We're able to use len(train_batches) as a more general way to specify this value, as the length of train_batches is equal to 100 since it is made up of 100 batches of 10 samples. Similarly, we specify validation_steps in the same fashion but with using valid_batches.

We're specifying 10 as the number of epochs we'd like to run, and setting the verbose parameter to 2, which just specifies the verbosity of the log output printed to the console during training.

When we run this line of code, we can see the output of the model over 10 epochs.

Epoch 1/10
Train for 100 steps, validate for 20 steps
Epoch 1/10
100/100 - 6s - loss: 14.5537 - accuracy: 0.5470 - val_loss: 4.7720 - val_accuracy: 0.6150
Epoch 2/10
100/100 - 3s - loss: 2.1476 - accuracy: 0.7520 - val_loss: 2.5369 - val_accuracy: 0.6600
Epoch 3/10
100/100 - 3s - loss: 0.5725 - accuracy: 0.8840 - val_loss: 2.7590 - val_accuracy: 0.5950
Epoch 4/10
100/100 - 3s - loss: 0.1467 - accuracy: 0.9460 - val_loss: 2.3967 - val_accuracy: 0.6300
Epoch 5/10
100/100 - 3s - loss: 0.0291 - accuracy: 0.9880 - val_loss: 2.1665 - val_accuracy: 0.6550
Epoch 6/10
100/100 - 3s - loss: 0.0039 - accuracy: 1.0000 - val_loss: 2.0959 - val_accuracy: 0.6600
Epoch 7/10
100/100 - 3s - loss: 0.0019 - accuracy: 1.0000 - val_loss: 2.0650 - val_accuracy: 0.6800
Epoch 8/10
100/100 - 3s - loss: 0.0014 - accuracy: 1.0000 - val_loss: 2.0739 - val_accuracy: 0.6750
Epoch 9/10
100/100 - 3s - loss: 0.0010 - accuracy: 1.0000 - val_loss: 2.0598 - val_accuracy: 0.6850
Epoch 10/10
100/100 - 3s - loss: 8.4486e-04 - accuracy: 1.0000 - val_loss: 2.0595 - val_accuracy: 0.6850

From this output, we can see the performance of this simple model on the training set is great, with accuracy reaching 100% and loss nearing 0, however, by comparing these results to the validation metrics, we can see that our model is vastly overfitting to the training data.

At this point, we could continue to work on this model to combat overfitting, or we could try another approach of using a pre-trained model on this data. We'll explore the latter in the upcoming episodes!


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Quiz Results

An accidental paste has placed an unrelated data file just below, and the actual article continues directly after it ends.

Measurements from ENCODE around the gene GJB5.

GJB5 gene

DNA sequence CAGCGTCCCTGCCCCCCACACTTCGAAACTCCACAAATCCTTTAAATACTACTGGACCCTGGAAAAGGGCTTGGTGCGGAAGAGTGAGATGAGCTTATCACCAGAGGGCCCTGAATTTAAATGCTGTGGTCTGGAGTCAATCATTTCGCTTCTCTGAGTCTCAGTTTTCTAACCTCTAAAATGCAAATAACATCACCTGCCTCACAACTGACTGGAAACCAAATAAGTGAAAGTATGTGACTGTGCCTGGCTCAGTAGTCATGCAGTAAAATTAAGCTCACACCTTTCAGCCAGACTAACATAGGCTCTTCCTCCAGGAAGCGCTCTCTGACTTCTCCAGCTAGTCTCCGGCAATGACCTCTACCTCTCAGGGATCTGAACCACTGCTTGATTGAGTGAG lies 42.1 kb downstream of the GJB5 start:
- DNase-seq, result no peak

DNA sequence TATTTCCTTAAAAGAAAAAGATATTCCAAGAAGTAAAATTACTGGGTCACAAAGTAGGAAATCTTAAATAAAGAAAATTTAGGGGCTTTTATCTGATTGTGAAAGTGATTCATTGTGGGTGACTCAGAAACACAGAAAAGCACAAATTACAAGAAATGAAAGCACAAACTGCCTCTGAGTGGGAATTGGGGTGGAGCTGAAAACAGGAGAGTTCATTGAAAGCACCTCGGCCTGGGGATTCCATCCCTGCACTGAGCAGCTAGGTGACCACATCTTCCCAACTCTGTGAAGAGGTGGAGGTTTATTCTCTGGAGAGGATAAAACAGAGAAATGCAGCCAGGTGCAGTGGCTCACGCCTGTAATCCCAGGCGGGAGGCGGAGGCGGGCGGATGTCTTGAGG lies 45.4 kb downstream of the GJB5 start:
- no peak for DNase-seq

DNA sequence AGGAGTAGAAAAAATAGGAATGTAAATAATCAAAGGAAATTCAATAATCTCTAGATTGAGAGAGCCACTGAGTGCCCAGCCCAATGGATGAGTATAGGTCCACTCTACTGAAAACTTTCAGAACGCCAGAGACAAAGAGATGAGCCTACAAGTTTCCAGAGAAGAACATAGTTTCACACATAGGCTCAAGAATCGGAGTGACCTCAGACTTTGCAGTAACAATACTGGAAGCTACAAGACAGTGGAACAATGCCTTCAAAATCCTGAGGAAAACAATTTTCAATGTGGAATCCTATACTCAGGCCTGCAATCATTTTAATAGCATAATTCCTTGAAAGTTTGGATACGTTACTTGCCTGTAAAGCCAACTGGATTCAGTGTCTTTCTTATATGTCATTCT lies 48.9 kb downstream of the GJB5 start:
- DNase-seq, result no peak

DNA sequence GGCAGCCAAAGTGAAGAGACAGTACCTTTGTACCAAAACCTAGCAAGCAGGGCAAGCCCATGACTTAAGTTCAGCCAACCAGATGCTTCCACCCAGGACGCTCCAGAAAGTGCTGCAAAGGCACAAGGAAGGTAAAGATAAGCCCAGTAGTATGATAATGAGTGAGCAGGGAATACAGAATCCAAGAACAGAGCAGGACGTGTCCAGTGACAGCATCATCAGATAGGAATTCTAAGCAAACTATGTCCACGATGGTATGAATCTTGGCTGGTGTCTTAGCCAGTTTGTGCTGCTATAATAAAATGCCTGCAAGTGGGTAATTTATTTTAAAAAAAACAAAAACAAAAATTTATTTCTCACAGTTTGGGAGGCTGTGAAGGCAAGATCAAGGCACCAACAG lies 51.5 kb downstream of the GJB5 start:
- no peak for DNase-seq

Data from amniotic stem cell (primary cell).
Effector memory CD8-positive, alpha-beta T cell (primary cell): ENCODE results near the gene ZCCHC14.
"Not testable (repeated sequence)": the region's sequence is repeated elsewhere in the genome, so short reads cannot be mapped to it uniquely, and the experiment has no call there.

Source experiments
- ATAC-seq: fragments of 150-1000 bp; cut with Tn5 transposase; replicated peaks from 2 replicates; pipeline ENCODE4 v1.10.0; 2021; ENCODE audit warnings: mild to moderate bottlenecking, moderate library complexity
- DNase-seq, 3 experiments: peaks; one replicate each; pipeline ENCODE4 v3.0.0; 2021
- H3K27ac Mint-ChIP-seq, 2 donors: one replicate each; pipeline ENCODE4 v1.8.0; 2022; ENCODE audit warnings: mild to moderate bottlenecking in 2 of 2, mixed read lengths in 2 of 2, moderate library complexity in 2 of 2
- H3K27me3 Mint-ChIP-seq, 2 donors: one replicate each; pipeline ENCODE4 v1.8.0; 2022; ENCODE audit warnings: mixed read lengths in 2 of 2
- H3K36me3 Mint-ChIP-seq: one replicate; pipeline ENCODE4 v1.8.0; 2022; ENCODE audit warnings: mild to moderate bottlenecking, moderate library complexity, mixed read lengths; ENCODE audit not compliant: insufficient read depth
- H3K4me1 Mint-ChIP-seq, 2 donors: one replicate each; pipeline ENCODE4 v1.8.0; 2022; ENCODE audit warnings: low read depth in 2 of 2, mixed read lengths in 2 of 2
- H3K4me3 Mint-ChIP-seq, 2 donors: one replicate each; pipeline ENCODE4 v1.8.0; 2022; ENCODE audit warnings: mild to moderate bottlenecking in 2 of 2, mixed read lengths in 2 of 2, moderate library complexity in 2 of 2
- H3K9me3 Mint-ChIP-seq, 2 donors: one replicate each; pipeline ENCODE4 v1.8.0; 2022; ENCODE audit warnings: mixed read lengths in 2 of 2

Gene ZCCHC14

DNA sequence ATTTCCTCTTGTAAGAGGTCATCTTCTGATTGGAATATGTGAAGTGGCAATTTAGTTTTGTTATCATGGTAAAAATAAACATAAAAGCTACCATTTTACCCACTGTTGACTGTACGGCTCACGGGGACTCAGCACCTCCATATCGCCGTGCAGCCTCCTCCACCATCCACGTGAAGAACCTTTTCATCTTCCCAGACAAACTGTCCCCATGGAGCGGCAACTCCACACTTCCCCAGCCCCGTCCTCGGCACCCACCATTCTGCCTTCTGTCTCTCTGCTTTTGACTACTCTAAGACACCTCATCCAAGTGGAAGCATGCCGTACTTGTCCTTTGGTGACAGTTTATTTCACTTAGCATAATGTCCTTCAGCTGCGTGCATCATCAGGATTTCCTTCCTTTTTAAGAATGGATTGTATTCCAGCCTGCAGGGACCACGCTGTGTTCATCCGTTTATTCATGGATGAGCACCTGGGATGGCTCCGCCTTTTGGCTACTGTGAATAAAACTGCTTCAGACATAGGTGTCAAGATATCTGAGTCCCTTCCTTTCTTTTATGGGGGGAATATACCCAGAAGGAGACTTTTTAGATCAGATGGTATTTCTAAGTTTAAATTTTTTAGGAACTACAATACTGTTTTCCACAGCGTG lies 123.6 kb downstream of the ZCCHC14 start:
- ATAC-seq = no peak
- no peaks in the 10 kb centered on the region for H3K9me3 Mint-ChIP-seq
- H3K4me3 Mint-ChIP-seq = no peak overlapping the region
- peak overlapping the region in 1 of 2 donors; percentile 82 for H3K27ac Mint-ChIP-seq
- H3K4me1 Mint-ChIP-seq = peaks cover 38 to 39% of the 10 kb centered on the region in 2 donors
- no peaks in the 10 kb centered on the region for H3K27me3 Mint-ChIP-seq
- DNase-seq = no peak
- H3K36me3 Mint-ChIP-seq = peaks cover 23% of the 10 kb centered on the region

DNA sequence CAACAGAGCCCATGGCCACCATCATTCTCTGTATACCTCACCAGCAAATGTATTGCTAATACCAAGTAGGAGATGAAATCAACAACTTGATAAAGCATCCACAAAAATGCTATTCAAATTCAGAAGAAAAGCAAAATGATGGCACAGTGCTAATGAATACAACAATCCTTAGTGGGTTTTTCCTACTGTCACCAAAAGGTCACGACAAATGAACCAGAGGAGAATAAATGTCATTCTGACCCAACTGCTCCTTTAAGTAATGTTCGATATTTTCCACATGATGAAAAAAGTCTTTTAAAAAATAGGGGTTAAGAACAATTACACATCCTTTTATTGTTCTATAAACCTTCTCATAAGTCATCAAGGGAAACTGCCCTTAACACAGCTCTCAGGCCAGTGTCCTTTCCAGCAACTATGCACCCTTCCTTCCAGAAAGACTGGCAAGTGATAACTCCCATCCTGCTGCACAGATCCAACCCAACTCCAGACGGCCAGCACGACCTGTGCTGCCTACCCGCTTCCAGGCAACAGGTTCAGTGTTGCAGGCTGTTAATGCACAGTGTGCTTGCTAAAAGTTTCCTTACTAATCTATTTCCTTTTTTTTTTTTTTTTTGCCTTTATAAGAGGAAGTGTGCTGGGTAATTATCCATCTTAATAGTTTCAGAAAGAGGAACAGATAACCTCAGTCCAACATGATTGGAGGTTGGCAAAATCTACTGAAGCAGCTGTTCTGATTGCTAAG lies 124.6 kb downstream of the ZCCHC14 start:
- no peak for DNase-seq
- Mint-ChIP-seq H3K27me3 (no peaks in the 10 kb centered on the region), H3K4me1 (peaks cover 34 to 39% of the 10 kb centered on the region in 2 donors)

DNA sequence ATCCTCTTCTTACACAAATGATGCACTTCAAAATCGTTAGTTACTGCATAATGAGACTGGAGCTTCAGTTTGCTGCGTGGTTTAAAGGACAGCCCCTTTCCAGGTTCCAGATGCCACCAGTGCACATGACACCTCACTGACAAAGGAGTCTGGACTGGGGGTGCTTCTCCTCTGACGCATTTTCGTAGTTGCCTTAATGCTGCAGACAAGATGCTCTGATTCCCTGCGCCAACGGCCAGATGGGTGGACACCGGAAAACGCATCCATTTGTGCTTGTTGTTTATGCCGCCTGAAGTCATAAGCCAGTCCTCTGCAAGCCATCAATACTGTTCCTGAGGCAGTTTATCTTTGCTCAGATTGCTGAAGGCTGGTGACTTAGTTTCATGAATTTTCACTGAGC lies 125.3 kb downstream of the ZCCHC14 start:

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In this episode, we'll demonstrate how to build a simple convolutional neural network (CNN) and train it on images of cats and dogs using TensorFlow's Keras API. πŸ•’πŸ¦Ž VIDEO SECTIONS πŸ¦ŽπŸ•’ 00:00 Welcome to DEEPLIZARD - Go to deeplizard.com for learning resources 00:35 Build a Simple CNN 06:19 Train a Simple CNN 09:25 Collective Intelligence and the DEEPLIZARD HIVEMIND πŸ’₯🦎 DEEPLIZARD COMMUNITY RESOURCES 🦎πŸ’₯ πŸ‘‹ Hey, we're Chris and Mandy, the creators of deeplizard! πŸ‘€ CHECK OUT OUR VLOG: πŸ”— https://youtube.com/deeplizardvlog πŸ’ͺ CHECK OUT OUR FITNESS CHANNEL: πŸ”— https://www.youtube.com/channel/UCdCxHNCexDrAx78VfAuyKiA 🧠 Use code DEEPLIZARD at checkout to receive 15% off your first Neurohacker order: πŸ”— https://neurohacker.com/shop?rfsn=6488344.d171c6 ❀️🦎 Special thanks to the following polymaths of the deeplizard hivemind: Mano Prime πŸ‘€ Follow deeplizard: Our vlog: https://youtube.com/deeplizardvlog Fitness: https://www.youtube.com/channel/UCdCxHNCexDrAx78VfAuyKiA Facebook: https://facebook.com/deeplizard Instagram: https://instagram.com/deeplizard Twitter: https://twitter.com/deeplizard Patreon: https://patreon.com/deeplizard YouTube: https://youtube.com/deeplizard πŸŽ“ Deep Learning with deeplizard: AI Art for Beginners - https://deeplizard.com/course/sdcpailzrd Deep Learning Dictionary - https://deeplizard.com/course/ddcpailzrd Deep Learning Fundamentals - https://deeplizard.com/course/dlcpailzrd Learn TensorFlow - https://deeplizard.com/course/tfcpailzrd Learn PyTorch - https://deeplizard.com/course/ptcpailzrd Natural Language Processing - https://deeplizard.com/course/txtcpailzrd Reinforcement Learning - https://deeplizard.com/course/rlcpailzrd Generative Adversarial Networks - https://deeplizard.com/course/gacpailzrd Stable Diffusion Masterclass - https://deeplizard.com/course/dicpailzrd πŸŽ“ Other Courses: DL Fundamentals Classic - https://deeplizard.com/learn/video/gZmobeGL0Yg Deep Learning Deployment - https://deeplizard.com/learn/video/SI1hVGvbbZ4 Data Science - https://deeplizard.com/learn/video/d11chG7Z-xk Trading - https://deeplizard.com/learn/video/ZpfCK_uHL9Y πŸ›’ Check out products deeplizard recommends on Amazon: πŸ”— https://amazon.com/shop/deeplizard πŸ“• Get a FREE 30-day Audible trial and 2 FREE audio books using deeplizard's link: πŸ”— https://amzn.to/2yoqWRn 🎡 deeplizard uses music by Kevin MacLeod πŸ”— https://youtube.com/channel/UCSZXFhRIx6b0dFX3xS8L1yQ ❀️ Please use the knowledge gained from deeplizard content for good, not evil.